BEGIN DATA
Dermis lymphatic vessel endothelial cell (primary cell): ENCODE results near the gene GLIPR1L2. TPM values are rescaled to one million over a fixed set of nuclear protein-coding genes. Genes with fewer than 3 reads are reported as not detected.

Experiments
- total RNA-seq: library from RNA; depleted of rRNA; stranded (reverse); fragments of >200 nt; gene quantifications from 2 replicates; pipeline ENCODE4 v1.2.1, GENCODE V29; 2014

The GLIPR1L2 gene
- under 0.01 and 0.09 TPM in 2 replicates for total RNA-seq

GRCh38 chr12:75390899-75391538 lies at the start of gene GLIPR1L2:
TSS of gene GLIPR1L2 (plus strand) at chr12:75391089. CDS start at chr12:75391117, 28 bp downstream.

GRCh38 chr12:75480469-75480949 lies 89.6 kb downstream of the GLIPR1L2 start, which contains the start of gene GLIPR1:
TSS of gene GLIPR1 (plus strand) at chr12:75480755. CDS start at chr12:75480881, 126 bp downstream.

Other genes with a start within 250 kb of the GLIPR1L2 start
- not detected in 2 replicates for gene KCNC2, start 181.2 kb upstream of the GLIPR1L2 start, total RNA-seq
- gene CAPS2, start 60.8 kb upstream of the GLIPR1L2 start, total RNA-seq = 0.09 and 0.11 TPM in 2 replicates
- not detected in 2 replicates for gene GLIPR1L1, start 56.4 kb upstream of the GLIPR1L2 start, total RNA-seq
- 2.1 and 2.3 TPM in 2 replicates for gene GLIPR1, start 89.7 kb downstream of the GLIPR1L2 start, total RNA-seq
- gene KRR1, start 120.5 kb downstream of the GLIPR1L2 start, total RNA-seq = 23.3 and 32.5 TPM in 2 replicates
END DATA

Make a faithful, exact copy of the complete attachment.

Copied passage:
Dermis lymphatic vessel endothelial cell (primary cell): ENCODE results near the gene GLIPR1L2. TPM values are rescaled to one million over a fixed set of nuclear protein-coding genes. Genes with fewer than 3 reads are reported as not detected.

Experiments
- total RNA-seq: library from RNA; depleted of rRNA; stranded (reverse); fragments of >200 nt; gene quantifications from 2 replicates; pipeline ENCODE4 v1.2.1, GENCODE V29; 2014

The GLIPR1L2 gene
- under 0.01 and 0.09 TPM in 2 replicates for total RNA-seq

GRCh38 chr12:75390899-75391538 lies at the start of gene GLIPR1L2:
TSS of gene GLIPR1L2 (plus strand) at chr12:75391089. CDS start at chr12:75391117, 28 bp downstream.

GRCh38 chr12:75480469-75480949 lies 89.6 kb downstream of the GLIPR1L2 start, which contains the start of gene GLIPR1:
TSS of gene GLIPR1 (plus strand) at chr12:75480755. CDS start at chr12:75480881, 126 bp downstream.

Other genes with a start within 250 kb of the GLIPR1L2 start
- not detected in 2 replicates for gene KCNC2, start 181.2 kb upstream of the GLIPR1L2 start, total RNA-seq
- gene CAPS2, start 60.8 kb upstream of the GLIPR1L2 start, total RNA-seq = 0.09 and 0.11 TPM in 2 replicates
- not detected in 2 replicates for gene GLIPR1L1, start 56.4 kb upstream of the GLIPR1L2 start, total RNA-seq
- 2.1 and 2.3 TPM in 2 replicates for gene GLIPR1, start 89.7 kb downstream of the GLIPR1L2 start, total RNA-seq
- gene KRR1, start 120.5 kb downstream of the GLIPR1L2 start, total RNA-seq = 23.3 and 32.5 TPM in 2 replicates